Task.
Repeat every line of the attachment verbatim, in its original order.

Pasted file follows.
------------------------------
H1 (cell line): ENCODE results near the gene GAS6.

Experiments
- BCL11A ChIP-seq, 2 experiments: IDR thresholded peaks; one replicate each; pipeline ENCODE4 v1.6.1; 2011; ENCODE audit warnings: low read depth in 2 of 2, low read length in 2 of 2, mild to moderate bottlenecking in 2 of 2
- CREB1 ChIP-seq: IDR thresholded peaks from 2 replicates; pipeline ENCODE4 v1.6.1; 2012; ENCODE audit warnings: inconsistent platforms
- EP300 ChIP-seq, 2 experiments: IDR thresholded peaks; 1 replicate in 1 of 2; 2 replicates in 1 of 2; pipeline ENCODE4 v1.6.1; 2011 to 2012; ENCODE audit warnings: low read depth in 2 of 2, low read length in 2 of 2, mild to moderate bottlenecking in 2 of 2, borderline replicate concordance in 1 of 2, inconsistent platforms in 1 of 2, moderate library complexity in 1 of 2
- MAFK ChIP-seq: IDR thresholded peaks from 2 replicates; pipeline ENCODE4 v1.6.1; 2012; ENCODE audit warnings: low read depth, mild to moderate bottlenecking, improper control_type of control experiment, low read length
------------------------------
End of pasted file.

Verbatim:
H1 (cell line): ENCODE results near the gene GAS6.

Experiments
- BCL11A ChIP-seq, 2 experiments: IDR thresholded peaks; one replicate each; pipeline ENCODE4 v1.6.1; 2011; ENCODE audit warnings: low read depth in 2 of 2, low read length in 2 of 2, mild to moderate bottlenecking in 2 of 2
- CREB1 ChIP-seq: IDR thresholded peaks from 2 replicates; pipeline ENCODE4 v1.6.1; 2012; ENCODE audit warnings: inconsistent platforms
- EP300 ChIP-seq, 2 experiments: IDR thresholded peaks; 1 replicate in 1 of 2; 2 replicates in 1 of 2; pipeline ENCODE4 v1.6.1; 2011 to 2012; ENCODE audit warnings: low read depth in 2 of 2, low read length in 2 of 2, mild to moderate bottlenecking in 2 of 2, borderline replicate concordance in 1 of 2, inconsistent platforms in 1 of 2, moderate library complexity in 1 of 2
- MAFK ChIP-seq: IDR thresholded peaks from 2 replicates; pipeline ENCODE4 v1.6.1; 2012; ENCODE audit warnings: low read depth, mild to moderate bottlenecking, improper control_type of control experiment, low read length